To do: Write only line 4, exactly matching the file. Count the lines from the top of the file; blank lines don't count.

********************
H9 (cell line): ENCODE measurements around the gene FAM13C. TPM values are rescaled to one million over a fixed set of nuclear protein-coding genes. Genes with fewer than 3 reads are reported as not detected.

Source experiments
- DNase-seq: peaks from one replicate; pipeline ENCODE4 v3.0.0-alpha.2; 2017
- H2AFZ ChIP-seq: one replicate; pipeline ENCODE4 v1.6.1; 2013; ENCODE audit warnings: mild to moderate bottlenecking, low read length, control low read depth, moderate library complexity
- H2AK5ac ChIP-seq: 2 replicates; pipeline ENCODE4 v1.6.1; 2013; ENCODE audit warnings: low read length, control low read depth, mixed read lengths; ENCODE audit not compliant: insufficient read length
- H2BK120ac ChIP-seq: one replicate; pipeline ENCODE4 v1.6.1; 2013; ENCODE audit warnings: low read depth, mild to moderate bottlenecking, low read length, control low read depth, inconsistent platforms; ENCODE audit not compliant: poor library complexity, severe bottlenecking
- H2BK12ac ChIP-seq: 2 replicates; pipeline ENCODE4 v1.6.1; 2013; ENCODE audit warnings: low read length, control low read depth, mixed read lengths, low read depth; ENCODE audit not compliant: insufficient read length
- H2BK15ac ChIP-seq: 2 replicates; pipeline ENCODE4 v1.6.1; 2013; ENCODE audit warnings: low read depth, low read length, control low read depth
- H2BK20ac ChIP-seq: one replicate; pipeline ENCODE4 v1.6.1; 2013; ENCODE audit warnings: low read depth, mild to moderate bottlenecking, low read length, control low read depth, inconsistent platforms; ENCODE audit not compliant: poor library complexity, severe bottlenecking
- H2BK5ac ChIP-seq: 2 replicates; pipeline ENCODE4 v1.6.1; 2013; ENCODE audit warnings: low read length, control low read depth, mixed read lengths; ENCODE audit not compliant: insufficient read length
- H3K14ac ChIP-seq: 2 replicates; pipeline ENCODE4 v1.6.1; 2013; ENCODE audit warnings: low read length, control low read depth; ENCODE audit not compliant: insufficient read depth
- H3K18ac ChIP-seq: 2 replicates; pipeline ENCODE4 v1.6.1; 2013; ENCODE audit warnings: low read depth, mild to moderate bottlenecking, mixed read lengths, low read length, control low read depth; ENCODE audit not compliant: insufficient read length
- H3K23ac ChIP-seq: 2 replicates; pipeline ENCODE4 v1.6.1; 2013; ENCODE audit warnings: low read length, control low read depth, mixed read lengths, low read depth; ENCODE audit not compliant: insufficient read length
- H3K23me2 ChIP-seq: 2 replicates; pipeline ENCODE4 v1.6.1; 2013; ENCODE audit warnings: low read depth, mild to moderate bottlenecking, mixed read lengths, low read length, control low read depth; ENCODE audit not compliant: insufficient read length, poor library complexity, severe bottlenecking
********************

- H2AFZ ChIP-seq: one replicate; pipeline ENCODE4 v1.6.1; 2013; ENCODE audit warnings: mild to moderate bottlenecking, low read length, control low read depth, moderate library complexity